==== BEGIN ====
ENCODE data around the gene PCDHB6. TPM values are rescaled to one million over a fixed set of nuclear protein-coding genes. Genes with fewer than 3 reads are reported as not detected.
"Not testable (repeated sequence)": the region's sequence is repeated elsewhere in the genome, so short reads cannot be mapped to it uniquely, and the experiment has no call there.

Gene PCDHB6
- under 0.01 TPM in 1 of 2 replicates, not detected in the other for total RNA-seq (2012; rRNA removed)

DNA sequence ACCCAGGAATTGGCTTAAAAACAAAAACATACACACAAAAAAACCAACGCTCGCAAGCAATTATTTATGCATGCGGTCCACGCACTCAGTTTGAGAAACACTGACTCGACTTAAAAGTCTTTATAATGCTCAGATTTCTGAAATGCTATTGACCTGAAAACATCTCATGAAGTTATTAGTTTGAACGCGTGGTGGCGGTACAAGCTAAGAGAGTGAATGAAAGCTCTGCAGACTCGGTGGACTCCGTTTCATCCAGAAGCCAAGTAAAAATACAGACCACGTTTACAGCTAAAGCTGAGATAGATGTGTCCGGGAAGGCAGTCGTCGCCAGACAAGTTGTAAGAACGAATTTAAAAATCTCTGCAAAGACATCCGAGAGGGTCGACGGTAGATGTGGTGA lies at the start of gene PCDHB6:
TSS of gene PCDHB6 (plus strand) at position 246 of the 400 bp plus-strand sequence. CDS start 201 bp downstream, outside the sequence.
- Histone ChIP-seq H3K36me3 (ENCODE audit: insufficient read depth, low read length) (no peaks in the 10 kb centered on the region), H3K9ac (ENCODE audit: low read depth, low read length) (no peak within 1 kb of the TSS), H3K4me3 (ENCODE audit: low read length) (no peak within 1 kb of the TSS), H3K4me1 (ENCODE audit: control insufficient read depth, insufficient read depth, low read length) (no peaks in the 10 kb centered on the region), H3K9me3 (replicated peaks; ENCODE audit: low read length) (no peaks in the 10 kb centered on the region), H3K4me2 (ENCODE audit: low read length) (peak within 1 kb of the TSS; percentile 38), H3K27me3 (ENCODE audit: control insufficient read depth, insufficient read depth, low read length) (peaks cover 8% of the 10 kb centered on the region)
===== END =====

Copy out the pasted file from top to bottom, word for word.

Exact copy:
ENCODE data around the gene PCDHB6. TPM values are rescaled to one million over a fixed set of nuclear protein-coding genes. Genes with fewer than 3 reads are reported as not detected.
"Not testable (repeated sequence)": the region's sequence is repeated elsewhere in the genome, so short reads cannot be mapped to it uniquely, and the experiment has no call there.

Gene PCDHB6
- under 0.01 TPM in 1 of 2 replicates, not detected in the other for total RNA-seq (2012; rRNA removed)

DNA sequence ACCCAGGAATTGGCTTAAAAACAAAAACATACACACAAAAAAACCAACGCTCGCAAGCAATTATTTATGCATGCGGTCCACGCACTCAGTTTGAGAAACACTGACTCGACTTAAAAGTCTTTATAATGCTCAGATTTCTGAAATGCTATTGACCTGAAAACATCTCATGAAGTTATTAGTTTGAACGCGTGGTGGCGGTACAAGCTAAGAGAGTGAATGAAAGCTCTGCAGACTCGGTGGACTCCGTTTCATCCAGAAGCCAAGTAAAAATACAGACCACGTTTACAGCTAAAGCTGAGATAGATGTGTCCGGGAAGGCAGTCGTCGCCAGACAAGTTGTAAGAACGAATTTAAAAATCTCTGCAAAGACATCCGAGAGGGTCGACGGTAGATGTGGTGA lies at the start of gene PCDHB6:
TSS of gene PCDHB6 (plus strand) at position 246 of the 400 bp plus-strand sequence. CDS start 201 bp downstream, outside the sequence.
- Histone ChIP-seq H3K36me3 (ENCODE audit: insufficient read depth, low read length) (no peaks in the 10 kb centered on the region), H3K9ac (ENCODE audit: low read depth, low read length) (no peak within 1 kb of the TSS), H3K4me3 (ENCODE audit: low read length) (no peak within 1 kb of the TSS), H3K4me1 (ENCODE audit: control insufficient read depth, insufficient read depth, low read length) (no peaks in the 10 kb centered on the region), H3K9me3 (replicated peaks; ENCODE audit: low read length) (no peaks in the 10 kb centered on the region), H3K4me2 (ENCODE audit: low read length) (peak within 1 kb of the TSS; percentile 38), H3K27me3 (ENCODE audit: control insufficient read depth, insufficient read depth, low read length) (peaks cover 8% of the 10 kb centered on the region)